Director: Ali Abbasi
Writer: Ali Abbasi, Isabella Eklöf, John Ajvide Lindqvist
Based on: Lindqvist‘s short story
Cast: Eva Melander, Eero Milonoff, Jörgen Thorsson, Ann Petrén, Sten Ljunggren
Part of: /slash Filmfestival
Seen on: 29.9.2018
Tina (Eva Melander) works for customs at the airport, a singular skill making her incredibly suited for the job: she can smell when somebody is trying to hide something. But when Vore (Eero Milonoff) passes through, his smell confuses her a lot. She feels drawn to him in a way she really can’t explain and that makes her question her entire life, especially her life with her boyfriend Roland (Jörgen Thorsson). As Tina gets roped in to help with a police investigation, she also has to figure out what it is about Vore that has thrown her for a loop.
For a long time, Gräns was interesting and engaging, but when it starts peeling back the layers of the mystery, it completely falls apart, leaving us with a gender(ed) mess that had me rolling my eyes.
So, the big reveal of Gräns is that Vore and Tina are both trolls. Which I fought was generally a nice idea – trolls living among us, barely distinguishable from humans and in Tina’s case not even aware that they aren’t human. It’s also the reason for the story to delve into matters of gender and sex(ual reproduction) and that’s where things start to really get messed up. I mean, the idea that troll genders would work differently is more than fine – it shows that gender really isn’t something that is universal. But the way it is handled here is … not good.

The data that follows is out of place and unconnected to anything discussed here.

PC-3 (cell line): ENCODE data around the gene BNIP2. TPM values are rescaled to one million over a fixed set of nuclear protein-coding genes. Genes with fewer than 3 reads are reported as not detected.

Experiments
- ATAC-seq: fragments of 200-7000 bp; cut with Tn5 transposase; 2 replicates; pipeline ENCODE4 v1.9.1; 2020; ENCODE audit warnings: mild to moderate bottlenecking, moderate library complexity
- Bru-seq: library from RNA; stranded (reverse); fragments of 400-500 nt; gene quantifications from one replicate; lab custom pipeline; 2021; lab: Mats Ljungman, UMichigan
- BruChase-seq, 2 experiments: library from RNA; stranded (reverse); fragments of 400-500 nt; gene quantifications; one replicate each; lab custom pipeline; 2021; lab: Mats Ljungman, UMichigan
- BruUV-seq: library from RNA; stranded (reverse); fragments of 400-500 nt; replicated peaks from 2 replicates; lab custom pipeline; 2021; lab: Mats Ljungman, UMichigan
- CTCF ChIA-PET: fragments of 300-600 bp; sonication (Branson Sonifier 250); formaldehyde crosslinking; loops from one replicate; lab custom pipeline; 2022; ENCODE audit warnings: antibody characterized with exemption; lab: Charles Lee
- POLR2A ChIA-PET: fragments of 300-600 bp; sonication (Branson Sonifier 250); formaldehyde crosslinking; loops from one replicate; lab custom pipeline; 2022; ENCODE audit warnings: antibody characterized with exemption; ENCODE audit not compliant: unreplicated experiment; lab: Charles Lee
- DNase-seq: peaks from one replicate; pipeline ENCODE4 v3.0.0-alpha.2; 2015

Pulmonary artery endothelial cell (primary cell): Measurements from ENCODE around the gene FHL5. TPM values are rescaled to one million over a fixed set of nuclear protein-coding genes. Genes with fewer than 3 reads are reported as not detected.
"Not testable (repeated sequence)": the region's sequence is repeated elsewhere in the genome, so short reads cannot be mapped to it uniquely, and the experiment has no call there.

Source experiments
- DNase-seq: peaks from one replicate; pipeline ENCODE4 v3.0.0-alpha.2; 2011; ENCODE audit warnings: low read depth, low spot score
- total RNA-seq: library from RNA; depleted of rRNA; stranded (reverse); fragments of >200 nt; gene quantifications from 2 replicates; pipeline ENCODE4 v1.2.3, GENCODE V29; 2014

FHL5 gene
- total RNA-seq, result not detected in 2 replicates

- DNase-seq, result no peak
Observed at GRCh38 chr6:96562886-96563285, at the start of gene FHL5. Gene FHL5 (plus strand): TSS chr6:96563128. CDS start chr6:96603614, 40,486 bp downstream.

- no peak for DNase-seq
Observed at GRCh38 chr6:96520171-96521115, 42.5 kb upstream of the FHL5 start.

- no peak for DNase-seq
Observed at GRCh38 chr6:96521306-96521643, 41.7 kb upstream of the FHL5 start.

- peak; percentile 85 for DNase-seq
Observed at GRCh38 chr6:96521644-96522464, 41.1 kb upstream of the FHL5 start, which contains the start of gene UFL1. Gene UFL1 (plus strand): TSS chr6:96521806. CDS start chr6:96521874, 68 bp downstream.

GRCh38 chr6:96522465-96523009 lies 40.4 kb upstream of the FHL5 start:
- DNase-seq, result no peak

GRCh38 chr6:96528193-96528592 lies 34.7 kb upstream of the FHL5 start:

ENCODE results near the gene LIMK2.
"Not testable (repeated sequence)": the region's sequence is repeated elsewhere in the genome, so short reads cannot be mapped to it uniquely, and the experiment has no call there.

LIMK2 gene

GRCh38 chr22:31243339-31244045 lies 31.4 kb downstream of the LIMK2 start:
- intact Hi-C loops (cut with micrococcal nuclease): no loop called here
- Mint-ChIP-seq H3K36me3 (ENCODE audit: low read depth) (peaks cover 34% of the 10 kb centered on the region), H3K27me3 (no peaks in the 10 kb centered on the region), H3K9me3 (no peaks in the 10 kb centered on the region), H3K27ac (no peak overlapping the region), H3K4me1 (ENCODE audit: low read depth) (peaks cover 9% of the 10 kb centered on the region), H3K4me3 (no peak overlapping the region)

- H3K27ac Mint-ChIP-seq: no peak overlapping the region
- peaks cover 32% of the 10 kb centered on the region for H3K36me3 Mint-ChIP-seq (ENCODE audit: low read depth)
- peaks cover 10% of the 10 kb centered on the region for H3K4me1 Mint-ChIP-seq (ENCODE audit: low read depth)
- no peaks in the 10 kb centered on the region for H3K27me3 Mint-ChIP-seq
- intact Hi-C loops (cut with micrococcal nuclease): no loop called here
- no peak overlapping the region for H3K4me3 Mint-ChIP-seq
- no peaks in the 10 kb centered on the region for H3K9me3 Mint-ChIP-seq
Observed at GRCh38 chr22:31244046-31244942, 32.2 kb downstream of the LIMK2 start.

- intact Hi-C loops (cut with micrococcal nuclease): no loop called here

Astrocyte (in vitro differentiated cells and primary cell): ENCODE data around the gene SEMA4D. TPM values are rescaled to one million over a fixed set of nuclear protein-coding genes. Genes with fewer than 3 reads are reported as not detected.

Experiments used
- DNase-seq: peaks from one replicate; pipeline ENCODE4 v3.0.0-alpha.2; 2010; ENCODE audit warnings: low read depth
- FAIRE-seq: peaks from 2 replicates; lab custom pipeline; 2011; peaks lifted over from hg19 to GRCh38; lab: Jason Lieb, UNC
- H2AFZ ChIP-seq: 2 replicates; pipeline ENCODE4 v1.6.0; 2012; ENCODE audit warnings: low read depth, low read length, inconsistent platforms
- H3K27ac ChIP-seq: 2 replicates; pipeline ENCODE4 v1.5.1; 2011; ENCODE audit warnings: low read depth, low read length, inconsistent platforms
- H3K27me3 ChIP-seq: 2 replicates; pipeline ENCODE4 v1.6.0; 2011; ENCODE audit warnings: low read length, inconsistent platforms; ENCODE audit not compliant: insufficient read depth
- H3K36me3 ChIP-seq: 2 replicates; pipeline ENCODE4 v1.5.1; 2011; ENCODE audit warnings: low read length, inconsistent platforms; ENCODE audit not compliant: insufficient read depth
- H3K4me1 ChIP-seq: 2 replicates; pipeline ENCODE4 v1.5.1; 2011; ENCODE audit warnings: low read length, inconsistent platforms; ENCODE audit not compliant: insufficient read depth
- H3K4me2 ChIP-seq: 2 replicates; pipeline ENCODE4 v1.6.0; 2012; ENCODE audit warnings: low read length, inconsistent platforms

First, it’s a revelation in the film that Vore, despite being male, is the one with a vagina, and Tina has a penis. She doesn’t know that she has a penis because apparently, trolls don’t have wet dreams or masturbate and the penis only appears when things get hot and heavy with Vore. And first of all, it is not that outlandish that people read as male have a vagina and people read as female have a penis. That’s also the case with humans, so that doesn’t really make trolls all that special. And secondly, it just reinforces the gender binary and ties it more tightly to biology than people already think it is [Spoiler: it’s actually not tied to it]: trolls are strange! But in the end, there’s male and female and we can tell from the body parts – the strangeness just comes from the fact that it’s the other way round with them.
Plus, I don’t actually understand why they would have two different players in reproduction when it’s obvious that there don’t actually need to be two people present for it? Tina and Vore only have sex AFTER Vore gives birth and Vore only talks very vaguely about other trolls, as if he hadn’t actually met any. So we’re probably talking asexual reproduction for trolls which begs the question of why there would be two different sexes to begin with.
But even leaving aside questions of biology, it really isn’t a good look for any story to have a female protagonist who believes she is broken because she can’t have (human) sex or children and then resolving that problem by a) sorting her reproductive parts back into a clear binary system and b) giving her a child.
In short, it’s a film that takes on gender and I’m pretty sure it thinks it’s subverting norms. But instead it manages to be as heteronormative as things get. At least it hase some cute foxes, too.